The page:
Great Questions to Ask During Interviews

Dear Anita,

I’m 72 and the first job I interviewed for was 2 years ago and I was hired on the spot! For those searching for a job, I recommend showing how excited you are at the interview, and that you first learn a few things about the prospective employer. It shows that you aren’t just randomly going from door-to-door!

Be energetic and positive. Ask questions like… “How long have you [the interviewer] worked here?” or “What is the best thing you like about your company?” That way you will learn something and it gives you a chance to compose yourself.

Interview_Question_000019402901Dear Spot On,

Congrats on acing your interview! Thanks for sharing your winning strategy. Many people forget to prepare for that final interviewer’s inquiry, “Do you have any questions for me?” Here is a list of great questions to impress your potential employer.

  • Do you have any reservations about my qualifications? (If yes, this give you a second chance to toot your own horn and change their mind.)
  • Can you tell me about the team I’d be working with? (Gain insight into the coworkers you would deal with on a daily basis.)
  • Who has formerly held the position? (Did they retire? Were they fired? If so, why?)
  • What is a typical [day, week, month, or year] like for a person in this job?
  • What is the biggest problem currently facing your staff? (Try to show how you could help solve this problem.)
  • What constitutes success in this position? (Will you have a fighting chance to flourish?)
  • What are the prospects for growth in this job? (Show you’re in it for the long term.)

And finally, don’t forget to ask the all-important:

  • What is the next step in the hiring process?

For even more queries, check out job-hunt.com’s 45 Questions to Ask in Your Job Interview.

Readers: What is your favorite question to ask during a job interview?

Do you have a job-related question? Ask Anita.

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Top 10 Interview Fails

TextSpeak Tip-Off

Hi Anita!!!!

I wanna ask u for advice cuz i’m not getting any job intvws after 4 mo. of sending my resume to lots of biz and I don’t know Y. Lemme know what 2 do. Ur the best!!!

Dear, Texter Extraordinaire,

texting

Your cover letter could be the difference between getting a phone call for the interview and your résumé going in the “no” pile. While abbreviated answers work well on your cell phone, as a job seeker, you’ll want to be sure to use proper sentences in business correspondence. Below are a few important items to include in your cover letter, whether you attach it as a Word document or include it in the body of an email.

  • Include the job title you are applying for and where you saw the position advertised.
  • Outline how your qualifications make you a good fit for the job, briefly but not in shorthand.
  • Reiterate your contact information, even though it appears on your résumé or job application.

Re-read all correspondence before sending. Incorrect spelling, faulty grammar, and improper punctuation may raise a red flag with your potential new boss. Don’t trust your Smartphone’s auto-correct or the telltale red lines under misspelled words in Microsoft Word. Your computer’s grammar check can help with homophones such as “their,” “there,” or “they’re,” but there is no substitute for proofreading your work.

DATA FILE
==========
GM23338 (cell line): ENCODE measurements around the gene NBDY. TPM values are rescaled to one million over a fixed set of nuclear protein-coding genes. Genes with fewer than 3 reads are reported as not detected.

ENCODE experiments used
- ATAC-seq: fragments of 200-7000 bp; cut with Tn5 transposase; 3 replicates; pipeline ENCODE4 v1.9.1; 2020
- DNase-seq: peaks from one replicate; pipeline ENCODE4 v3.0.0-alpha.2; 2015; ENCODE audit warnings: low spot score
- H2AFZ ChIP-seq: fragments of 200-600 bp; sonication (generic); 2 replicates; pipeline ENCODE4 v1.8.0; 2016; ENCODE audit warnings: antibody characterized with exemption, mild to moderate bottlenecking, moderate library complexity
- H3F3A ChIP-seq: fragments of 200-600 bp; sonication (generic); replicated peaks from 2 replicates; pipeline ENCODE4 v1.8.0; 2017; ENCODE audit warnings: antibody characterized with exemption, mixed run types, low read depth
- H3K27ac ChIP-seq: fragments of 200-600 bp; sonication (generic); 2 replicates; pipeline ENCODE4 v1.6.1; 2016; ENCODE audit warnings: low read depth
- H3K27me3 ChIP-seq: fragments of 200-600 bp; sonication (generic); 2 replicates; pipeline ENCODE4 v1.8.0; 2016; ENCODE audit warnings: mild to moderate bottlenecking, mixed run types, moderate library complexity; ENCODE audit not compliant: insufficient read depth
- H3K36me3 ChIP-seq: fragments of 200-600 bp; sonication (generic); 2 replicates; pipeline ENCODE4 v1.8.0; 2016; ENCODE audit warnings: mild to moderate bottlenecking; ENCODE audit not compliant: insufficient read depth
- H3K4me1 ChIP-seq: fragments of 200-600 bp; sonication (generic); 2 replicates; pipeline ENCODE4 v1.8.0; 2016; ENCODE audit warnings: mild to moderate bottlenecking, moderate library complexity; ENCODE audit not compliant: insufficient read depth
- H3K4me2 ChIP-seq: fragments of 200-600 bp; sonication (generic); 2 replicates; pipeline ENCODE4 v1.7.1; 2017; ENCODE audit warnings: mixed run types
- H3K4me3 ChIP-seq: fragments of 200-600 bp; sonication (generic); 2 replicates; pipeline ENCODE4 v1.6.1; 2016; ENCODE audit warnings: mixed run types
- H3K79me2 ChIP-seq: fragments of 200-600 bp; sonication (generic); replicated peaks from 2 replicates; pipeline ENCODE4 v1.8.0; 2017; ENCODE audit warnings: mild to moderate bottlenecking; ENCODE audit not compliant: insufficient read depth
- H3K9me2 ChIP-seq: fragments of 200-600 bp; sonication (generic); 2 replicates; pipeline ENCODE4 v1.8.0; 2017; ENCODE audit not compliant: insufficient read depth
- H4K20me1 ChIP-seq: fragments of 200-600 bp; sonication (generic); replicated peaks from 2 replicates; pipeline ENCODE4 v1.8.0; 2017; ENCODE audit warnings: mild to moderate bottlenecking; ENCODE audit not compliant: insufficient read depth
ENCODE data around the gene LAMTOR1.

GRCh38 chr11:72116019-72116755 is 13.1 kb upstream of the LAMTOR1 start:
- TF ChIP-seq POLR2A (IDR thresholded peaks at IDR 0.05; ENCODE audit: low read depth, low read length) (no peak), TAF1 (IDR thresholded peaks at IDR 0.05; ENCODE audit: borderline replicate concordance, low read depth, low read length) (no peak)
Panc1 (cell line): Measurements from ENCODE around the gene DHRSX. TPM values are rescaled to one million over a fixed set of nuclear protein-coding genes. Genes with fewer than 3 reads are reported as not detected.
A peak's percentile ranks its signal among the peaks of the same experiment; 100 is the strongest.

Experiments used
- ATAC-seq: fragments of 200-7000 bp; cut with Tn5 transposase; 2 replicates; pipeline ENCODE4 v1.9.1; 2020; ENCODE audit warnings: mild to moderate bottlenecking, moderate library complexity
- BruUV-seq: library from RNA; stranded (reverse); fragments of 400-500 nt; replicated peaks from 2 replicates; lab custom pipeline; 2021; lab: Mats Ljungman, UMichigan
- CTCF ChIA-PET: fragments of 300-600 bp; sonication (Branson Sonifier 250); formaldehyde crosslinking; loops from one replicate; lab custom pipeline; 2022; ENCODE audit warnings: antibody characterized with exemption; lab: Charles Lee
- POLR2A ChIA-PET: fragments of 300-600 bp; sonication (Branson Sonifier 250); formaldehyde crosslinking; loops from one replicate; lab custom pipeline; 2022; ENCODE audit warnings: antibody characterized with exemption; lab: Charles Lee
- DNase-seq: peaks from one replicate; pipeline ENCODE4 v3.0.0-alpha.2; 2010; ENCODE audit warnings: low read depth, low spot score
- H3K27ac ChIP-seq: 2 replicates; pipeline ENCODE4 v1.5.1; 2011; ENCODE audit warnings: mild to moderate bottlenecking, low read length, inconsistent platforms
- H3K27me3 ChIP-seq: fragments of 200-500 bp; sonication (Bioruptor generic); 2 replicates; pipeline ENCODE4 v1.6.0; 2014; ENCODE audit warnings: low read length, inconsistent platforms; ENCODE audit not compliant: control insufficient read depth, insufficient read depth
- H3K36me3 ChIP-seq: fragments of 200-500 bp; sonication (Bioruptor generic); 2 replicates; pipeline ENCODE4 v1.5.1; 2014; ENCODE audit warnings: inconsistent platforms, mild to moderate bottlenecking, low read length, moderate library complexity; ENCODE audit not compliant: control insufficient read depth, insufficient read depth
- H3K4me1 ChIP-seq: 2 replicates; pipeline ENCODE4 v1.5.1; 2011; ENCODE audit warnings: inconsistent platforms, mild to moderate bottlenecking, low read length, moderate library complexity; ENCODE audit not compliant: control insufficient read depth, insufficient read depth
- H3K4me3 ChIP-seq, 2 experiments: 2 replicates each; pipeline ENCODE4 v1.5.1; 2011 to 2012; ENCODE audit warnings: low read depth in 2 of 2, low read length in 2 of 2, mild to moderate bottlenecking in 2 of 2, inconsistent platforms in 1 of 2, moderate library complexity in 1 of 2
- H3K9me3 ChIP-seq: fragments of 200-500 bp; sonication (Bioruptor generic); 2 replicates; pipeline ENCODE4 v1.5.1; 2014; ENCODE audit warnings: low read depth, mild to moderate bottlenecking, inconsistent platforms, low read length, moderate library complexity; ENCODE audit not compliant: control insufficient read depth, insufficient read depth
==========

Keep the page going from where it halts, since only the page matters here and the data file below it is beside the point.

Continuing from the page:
txting_cartoon

I’d like to offer one final admonition about overusing exclamation points. Here’s my rule of thumb: use one exclamation mark per sentence and one exclamatory sentence per paragraph. There are better ways to add excitement to your writing than exclamation point overindulgence. As we told my grandson when he was younger, “Use your words.”

Bottom line – you may not be getting any interviews because you’re not making a great first impression with your communications skills. Clean up your presentation of your résumé and cover letter, and I bet you’ll “clean up” on the number of interviews you get invited to as well.

Best of luck!

Anita

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Job Seeking Spare Time

A reader writes:

Hi Anita,

I have been unemployed for 2 months and try as I may, I still am having trouble finding employment. I am starting to get extremely bored and the excess hours of the day are beginning to get to me. With the large amount of free time on my hands, what can I do to during the day that will have a positive impact on my job search and my day-to-day life?

Dear, Stuck With Too Much Spare Time,

Job HuntingBeing unemployed and having nothing to do are not as much fun as many people make it out to be. I bet for the first week or two, it feels like a nice vacation full of sleeping in, leisurely breakfasts, watching television all day, and kicking up your feet. But after a short while, those things you wished you could do while you were working are becoming unbearable and boring. If you are starting to feel down about yourself or feeling like there is no light at the end of the tunnel, I ask you to turn that frown upside down. It is time to start being proactive and getting your life back on track.

The first thing you need to do is set a schedule out for yourself. No more sleeping in until noon and watching television until the wee hours of the morning. Most people who are employed are up and out the door in time to be at work by 8 a.m. Now that you do not have a job, what do you think your full-time position is? You guessed it, JOB HUNTING! Immediately, go see my friends at Select Staffing and fill out an application. Chances are they will be able to enter you in their database and offer you advice on how to proceed with your search. You must dedicate at least 6 hours a day to searching for a job. That doesn’t mean just scouring the Internet; get out there and sell yourself. For tips and tricks on becoming a very successful networker, check out my post Networking Know-How.